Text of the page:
Metals are the best conductors of electricity because of metallic bonding
  2. Two 2 Ω resistors are placed in parallel in a circuit. If the potential difference supplied to the circuit is 10 V, what size is the current which passes through each resistor?
    Since the resistance is the same in the two parts of the parallel circuit, the current splits evenly. You can prove this to yourself by calculating from V = I R
  3. What is the current through a circuit which contains three resistors of size 3 Ω, 5 Ω and 7 Ω respectively which are placed in series when a potential difference of 12 V is applied?
    V = I multiplied by R so rearranging the equation gives I = V divided by R. The resistors are in series so the total resistance to use in the equation is the sum of the three individual resistors
  4. What is the total resistance in a circuit if the potential difference is 12 V and the current flowing through the circuit is 3 A?
    V = I multiplied by R so rearranging the equation gives R = V divided by I
  5. Calculate the current in a circuit when the voltage of the circuit is 5 V and the circuit has a total resistance of 5 Ω.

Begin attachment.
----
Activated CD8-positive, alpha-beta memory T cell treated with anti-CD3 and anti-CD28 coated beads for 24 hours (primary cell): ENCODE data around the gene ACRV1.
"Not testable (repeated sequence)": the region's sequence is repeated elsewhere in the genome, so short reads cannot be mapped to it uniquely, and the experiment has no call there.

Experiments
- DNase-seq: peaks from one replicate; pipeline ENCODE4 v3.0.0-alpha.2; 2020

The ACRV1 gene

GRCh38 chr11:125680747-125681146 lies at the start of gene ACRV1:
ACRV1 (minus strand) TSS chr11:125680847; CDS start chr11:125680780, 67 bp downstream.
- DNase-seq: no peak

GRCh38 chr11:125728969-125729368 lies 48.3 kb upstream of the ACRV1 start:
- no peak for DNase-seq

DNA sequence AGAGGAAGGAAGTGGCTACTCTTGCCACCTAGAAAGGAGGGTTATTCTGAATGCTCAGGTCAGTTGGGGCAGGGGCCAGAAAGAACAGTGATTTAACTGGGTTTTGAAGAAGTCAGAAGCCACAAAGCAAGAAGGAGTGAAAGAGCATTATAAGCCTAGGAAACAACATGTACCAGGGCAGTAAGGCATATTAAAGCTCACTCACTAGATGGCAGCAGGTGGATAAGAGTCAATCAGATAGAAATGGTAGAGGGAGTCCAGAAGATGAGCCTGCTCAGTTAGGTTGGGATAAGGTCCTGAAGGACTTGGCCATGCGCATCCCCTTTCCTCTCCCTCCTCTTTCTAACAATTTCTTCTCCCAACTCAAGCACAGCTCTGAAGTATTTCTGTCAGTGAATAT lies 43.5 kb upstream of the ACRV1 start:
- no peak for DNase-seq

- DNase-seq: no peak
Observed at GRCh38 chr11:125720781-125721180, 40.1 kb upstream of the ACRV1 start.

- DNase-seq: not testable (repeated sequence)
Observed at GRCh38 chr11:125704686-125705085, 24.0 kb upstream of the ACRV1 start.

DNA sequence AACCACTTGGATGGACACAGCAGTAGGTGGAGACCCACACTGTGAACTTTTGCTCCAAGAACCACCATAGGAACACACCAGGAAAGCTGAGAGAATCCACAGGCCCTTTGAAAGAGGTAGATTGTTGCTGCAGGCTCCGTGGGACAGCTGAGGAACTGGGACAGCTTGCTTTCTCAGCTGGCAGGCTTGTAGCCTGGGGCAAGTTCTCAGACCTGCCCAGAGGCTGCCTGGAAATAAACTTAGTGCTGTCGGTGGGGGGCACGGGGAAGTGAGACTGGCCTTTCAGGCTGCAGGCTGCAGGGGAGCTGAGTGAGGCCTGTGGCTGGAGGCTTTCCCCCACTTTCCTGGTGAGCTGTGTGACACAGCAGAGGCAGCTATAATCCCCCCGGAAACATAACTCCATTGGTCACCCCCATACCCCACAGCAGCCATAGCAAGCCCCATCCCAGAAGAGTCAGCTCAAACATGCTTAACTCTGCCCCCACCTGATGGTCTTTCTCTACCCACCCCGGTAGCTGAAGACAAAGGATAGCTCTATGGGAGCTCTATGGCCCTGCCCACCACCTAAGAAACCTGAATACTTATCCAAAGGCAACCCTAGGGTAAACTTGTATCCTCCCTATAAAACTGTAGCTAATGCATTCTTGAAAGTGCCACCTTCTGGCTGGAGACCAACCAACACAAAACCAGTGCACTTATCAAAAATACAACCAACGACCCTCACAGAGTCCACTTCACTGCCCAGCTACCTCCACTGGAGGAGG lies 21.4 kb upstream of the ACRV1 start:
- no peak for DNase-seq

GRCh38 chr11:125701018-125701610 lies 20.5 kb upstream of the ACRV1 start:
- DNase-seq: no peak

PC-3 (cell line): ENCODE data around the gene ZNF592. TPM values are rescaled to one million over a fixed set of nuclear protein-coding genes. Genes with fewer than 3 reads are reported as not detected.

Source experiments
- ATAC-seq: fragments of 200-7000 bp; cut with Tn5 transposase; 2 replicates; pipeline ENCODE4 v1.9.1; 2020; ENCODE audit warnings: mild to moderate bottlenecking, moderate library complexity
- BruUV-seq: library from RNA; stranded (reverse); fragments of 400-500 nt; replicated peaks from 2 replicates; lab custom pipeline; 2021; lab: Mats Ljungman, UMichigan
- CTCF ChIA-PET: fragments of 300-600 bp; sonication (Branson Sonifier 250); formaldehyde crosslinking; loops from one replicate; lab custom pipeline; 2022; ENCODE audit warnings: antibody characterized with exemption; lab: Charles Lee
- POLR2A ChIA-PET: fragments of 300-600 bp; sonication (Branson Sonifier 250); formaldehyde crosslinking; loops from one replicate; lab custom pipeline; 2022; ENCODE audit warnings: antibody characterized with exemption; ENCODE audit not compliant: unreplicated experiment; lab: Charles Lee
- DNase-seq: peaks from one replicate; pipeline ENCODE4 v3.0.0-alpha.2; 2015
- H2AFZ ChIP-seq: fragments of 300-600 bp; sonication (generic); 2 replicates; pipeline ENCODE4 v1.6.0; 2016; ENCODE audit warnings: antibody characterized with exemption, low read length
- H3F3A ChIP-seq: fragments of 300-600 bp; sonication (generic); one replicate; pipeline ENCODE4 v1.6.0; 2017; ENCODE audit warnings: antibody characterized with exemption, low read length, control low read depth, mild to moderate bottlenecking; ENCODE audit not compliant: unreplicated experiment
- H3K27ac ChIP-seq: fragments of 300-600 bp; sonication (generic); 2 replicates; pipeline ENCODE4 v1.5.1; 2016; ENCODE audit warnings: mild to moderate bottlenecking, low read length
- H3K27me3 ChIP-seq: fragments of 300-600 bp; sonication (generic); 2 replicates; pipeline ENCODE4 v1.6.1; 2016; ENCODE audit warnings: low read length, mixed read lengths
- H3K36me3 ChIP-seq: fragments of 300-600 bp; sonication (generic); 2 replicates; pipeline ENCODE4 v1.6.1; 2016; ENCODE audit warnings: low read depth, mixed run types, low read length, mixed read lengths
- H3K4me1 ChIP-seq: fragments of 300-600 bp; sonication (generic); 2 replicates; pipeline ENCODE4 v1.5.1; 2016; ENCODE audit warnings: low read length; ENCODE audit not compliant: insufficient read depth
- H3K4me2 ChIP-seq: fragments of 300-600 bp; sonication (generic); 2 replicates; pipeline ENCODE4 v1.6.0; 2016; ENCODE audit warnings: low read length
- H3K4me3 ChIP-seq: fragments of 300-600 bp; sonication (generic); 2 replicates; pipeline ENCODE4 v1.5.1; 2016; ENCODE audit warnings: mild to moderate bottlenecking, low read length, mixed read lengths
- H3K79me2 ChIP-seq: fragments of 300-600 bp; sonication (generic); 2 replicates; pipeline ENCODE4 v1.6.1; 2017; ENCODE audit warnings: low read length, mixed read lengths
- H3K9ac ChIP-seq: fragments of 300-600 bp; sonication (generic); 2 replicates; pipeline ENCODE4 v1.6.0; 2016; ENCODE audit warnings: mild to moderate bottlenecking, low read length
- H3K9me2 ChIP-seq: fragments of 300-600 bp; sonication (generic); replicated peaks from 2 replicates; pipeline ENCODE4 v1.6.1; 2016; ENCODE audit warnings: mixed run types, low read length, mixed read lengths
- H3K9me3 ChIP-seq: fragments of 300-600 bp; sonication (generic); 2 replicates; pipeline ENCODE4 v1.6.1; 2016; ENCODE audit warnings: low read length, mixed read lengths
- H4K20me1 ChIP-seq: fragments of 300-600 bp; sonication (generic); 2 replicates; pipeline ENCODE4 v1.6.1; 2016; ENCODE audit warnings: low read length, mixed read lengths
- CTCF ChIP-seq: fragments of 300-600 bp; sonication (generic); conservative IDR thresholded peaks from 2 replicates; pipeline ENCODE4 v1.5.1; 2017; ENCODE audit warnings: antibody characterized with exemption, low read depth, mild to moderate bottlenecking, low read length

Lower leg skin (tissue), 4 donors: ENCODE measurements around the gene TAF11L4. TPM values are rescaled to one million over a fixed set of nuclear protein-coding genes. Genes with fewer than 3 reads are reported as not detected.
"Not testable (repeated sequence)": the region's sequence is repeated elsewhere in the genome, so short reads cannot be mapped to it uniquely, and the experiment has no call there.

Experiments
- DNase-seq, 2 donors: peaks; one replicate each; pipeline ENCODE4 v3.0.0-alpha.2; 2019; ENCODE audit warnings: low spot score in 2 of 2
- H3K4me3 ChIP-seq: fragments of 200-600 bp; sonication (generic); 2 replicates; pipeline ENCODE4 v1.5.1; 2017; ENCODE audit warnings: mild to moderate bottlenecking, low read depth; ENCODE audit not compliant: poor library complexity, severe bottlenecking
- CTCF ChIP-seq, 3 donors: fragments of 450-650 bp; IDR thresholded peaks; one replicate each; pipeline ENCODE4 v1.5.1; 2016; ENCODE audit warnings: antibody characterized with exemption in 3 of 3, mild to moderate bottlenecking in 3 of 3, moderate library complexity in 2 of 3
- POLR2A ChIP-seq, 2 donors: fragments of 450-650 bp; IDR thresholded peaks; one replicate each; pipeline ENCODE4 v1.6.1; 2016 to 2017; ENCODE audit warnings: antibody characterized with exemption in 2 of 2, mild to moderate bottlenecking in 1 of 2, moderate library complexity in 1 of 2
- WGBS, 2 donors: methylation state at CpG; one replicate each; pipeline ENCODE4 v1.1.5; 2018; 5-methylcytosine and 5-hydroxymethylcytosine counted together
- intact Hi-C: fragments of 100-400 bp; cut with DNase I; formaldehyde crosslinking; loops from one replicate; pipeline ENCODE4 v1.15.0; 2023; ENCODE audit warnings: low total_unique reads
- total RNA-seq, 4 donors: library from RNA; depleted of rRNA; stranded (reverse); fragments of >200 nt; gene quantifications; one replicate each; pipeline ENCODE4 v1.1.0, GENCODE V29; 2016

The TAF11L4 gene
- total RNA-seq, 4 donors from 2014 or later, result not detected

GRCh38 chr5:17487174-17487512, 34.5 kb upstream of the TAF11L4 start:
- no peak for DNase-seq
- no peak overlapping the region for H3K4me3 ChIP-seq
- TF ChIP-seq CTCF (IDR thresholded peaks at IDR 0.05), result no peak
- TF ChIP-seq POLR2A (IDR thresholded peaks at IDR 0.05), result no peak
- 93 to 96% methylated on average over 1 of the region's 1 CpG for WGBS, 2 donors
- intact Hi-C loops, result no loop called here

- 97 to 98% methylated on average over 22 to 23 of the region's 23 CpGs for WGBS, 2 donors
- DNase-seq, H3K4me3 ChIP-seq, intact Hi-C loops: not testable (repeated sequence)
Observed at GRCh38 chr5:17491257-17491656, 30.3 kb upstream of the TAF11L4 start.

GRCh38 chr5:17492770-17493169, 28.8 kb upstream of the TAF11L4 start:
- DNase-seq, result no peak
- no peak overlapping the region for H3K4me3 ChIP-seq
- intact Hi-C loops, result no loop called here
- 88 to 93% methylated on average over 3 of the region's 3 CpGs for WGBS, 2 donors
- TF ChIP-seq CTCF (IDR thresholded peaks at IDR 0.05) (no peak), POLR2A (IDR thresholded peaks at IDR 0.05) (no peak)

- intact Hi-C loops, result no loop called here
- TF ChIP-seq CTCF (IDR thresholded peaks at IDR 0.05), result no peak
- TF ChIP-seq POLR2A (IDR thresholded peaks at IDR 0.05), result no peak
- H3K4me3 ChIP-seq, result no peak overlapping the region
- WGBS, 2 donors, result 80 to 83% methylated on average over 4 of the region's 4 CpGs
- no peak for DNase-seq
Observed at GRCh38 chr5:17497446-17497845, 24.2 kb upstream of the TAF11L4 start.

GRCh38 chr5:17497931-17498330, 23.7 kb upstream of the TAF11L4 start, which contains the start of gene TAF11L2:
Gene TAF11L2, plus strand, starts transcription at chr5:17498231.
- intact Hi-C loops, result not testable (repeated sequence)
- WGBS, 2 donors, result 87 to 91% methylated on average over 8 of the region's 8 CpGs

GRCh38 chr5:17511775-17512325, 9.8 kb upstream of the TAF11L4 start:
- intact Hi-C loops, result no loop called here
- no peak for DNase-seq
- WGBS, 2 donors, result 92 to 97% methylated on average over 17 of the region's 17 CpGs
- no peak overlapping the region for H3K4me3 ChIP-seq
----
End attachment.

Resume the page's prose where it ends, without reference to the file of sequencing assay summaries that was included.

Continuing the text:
V = I multiplied by R so rearranging the equation gives I = V divided by R
  6. If two components are connected in series, how is the potential difference across each split?
    Current, potential difference and resistance are closely linked. Each one depends on the value of the others
  7. Two circuits are set up and both circuits contain two bulbs. One circuit is set up so that the bulbs are connected in series, whilst the other is set up so that the bulbs are connected in parallel. In which circuit will the bulbs be brightest if both circuits have the same resistance and the same voltage applied?
    Placing components in parallel reduces the resistance which each electron has to travel through to get to the positive anode of the cell, resulting in a larger current through each component
  8. If the voltage in a circuit remains constant but the resistance is increased, what will happen to the current?
    The current and resistance are inversely proportional
  9. If the voltage in a circuit is increased whilst the resistance remains constant, what will happen to the current in the circuit?
    Current and voltage are directly proportional
  10. Why does a 60 W equivalent fluorescent bulb use less energy than a 60 W filament bulb?
    Fluorescent bulbs create a large potential difference between two electric plates. The space between the plates is filled with an inert gas and when an electron gains enough energy to travel from one plate to the other, it can collide with the gas in the bulb. This creates an 'avalanche effect' where electrons are knocked out from the outer electron shells of the inert gas. The electrons are then absorbed by another atom and this process emits a photon of light. When the photons of light strike the coating on the inside of the bulb, the coating fluoresces, giving out light

Author: Martin Moore